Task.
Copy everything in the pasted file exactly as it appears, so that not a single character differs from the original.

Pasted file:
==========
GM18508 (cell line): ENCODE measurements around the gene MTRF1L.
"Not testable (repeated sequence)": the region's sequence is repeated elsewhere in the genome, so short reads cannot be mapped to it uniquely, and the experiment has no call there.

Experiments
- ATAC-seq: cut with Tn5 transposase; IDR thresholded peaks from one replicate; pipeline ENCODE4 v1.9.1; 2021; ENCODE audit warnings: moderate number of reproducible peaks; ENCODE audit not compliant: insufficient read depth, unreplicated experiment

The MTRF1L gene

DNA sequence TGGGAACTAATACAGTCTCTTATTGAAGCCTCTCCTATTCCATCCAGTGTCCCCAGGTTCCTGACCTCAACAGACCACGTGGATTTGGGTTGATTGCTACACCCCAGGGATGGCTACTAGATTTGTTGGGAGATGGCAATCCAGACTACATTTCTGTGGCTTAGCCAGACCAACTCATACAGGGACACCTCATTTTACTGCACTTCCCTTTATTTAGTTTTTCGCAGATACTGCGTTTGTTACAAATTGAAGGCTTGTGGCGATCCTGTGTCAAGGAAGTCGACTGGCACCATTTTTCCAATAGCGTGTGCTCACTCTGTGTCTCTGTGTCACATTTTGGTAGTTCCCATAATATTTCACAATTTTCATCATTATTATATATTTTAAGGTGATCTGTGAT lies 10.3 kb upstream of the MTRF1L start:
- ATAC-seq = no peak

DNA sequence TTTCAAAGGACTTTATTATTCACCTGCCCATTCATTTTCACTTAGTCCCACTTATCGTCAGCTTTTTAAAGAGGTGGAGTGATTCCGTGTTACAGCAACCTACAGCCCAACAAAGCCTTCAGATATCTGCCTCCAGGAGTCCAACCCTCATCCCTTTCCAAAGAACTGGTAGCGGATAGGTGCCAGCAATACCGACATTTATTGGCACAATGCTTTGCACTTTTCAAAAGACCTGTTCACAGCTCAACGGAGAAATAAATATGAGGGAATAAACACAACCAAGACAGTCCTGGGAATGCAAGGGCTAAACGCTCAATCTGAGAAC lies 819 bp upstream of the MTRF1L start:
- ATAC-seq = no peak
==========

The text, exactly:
GM18508 (cell line): ENCODE measurements around the gene MTRF1L.
"Not testable (repeated sequence)": the region's sequence is repeated elsewhere in the genome, so short reads cannot be mapped to it uniquely, and the experiment has no call there.

Experiments
- ATAC-seq: cut with Tn5 transposase; IDR thresholded peaks from one replicate; pipeline ENCODE4 v1.9.1; 2021; ENCODE audit warnings: moderate number of reproducible peaks; ENCODE audit not compliant: insufficient read depth, unreplicated experiment

The MTRF1L gene

DNA sequence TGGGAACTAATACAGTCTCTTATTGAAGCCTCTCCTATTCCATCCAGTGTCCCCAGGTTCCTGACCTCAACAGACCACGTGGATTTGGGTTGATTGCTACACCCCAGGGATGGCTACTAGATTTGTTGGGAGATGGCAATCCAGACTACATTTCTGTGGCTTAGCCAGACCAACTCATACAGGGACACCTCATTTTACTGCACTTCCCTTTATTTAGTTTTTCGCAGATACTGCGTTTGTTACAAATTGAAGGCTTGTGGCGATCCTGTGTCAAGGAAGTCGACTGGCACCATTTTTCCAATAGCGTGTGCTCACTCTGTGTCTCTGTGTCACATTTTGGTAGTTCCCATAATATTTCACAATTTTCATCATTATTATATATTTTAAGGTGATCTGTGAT lies 10.3 kb upstream of the MTRF1L start:
- ATAC-seq = no peak

DNA sequence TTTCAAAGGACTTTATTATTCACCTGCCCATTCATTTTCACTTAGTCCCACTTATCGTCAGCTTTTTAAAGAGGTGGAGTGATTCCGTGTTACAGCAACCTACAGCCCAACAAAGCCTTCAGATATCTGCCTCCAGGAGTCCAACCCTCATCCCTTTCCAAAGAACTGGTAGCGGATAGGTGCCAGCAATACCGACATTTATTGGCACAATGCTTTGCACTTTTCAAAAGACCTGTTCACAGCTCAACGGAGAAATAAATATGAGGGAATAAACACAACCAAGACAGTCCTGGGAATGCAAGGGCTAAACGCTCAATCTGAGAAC lies 819 bp upstream of the MTRF1L start:
- ATAC-seq = no peak